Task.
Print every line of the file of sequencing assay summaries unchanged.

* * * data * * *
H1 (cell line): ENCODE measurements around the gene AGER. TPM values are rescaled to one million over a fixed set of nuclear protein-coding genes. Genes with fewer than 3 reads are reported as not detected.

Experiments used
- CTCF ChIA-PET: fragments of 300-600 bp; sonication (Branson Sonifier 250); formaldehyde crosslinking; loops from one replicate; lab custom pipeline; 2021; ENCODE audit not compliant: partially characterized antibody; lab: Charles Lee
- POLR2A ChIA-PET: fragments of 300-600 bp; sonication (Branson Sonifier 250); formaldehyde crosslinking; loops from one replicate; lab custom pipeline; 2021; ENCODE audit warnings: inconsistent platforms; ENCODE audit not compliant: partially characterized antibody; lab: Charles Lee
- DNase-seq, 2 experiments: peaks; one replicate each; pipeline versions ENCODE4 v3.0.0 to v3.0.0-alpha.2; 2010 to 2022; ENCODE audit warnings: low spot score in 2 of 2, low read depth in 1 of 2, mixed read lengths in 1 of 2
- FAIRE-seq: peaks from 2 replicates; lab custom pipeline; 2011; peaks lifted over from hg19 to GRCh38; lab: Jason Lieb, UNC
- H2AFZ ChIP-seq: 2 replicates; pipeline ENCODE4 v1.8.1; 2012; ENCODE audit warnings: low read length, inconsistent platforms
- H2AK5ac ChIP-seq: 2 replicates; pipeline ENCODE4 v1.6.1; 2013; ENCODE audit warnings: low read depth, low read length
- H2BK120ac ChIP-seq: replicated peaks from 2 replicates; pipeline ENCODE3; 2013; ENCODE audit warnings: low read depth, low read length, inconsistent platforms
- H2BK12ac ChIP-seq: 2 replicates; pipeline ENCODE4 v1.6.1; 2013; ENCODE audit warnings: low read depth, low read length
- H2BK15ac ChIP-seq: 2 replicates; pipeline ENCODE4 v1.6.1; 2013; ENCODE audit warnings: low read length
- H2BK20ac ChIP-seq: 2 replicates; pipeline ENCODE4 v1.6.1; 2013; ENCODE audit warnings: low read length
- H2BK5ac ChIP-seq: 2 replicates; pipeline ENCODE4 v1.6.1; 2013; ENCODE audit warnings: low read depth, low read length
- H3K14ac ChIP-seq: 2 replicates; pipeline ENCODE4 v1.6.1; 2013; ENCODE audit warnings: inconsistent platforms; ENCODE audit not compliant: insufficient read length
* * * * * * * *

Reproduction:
H1 (cell line): ENCODE measurements around the gene AGER. TPM values are rescaled to one million over a fixed set of nuclear protein-coding genes. Genes with fewer than 3 reads are reported as not detected.

Experiments used
- CTCF ChIA-PET: fragments of 300-600 bp; sonication (Branson Sonifier 250); formaldehyde crosslinking; loops from one replicate; lab custom pipeline; 2021; ENCODE audit not compliant: partially characterized antibody; lab: Charles Lee
- POLR2A ChIA-PET: fragments of 300-600 bp; sonication (Branson Sonifier 250); formaldehyde crosslinking; loops from one replicate; lab custom pipeline; 2021; ENCODE audit warnings: inconsistent platforms; ENCODE audit not compliant: partially characterized antibody; lab: Charles Lee
- DNase-seq, 2 experiments: peaks; one replicate each; pipeline versions ENCODE4 v3.0.0 to v3.0.0-alpha.2; 2010 to 2022; ENCODE audit warnings: low spot score in 2 of 2, low read depth in 1 of 2, mixed read lengths in 1 of 2
- FAIRE-seq: peaks from 2 replicates; lab custom pipeline; 2011; peaks lifted over from hg19 to GRCh38; lab: Jason Lieb, UNC
- H2AFZ ChIP-seq: 2 replicates; pipeline ENCODE4 v1.8.1; 2012; ENCODE audit warnings: low read length, inconsistent platforms
- H2AK5ac ChIP-seq: 2 replicates; pipeline ENCODE4 v1.6.1; 2013; ENCODE audit warnings: low read depth, low read length
- H2BK120ac ChIP-seq: replicated peaks from 2 replicates; pipeline ENCODE3; 2013; ENCODE audit warnings: low read depth, low read length, inconsistent platforms
- H2BK12ac ChIP-seq: 2 replicates; pipeline ENCODE4 v1.6.1; 2013; ENCODE audit warnings: low read depth, low read length
- H2BK15ac ChIP-seq: 2 replicates; pipeline ENCODE4 v1.6.1; 2013; ENCODE audit warnings: low read length
- H2BK20ac ChIP-seq: 2 replicates; pipeline ENCODE4 v1.6.1; 2013; ENCODE audit warnings: low read length
- H2BK5ac ChIP-seq: 2 replicates; pipeline ENCODE4 v1.6.1; 2013; ENCODE audit warnings: low read depth, low read length
- H3K14ac ChIP-seq: 2 replicates; pipeline ENCODE4 v1.6.1; 2013; ENCODE audit warnings: inconsistent platforms; ENCODE audit not compliant: insufficient read length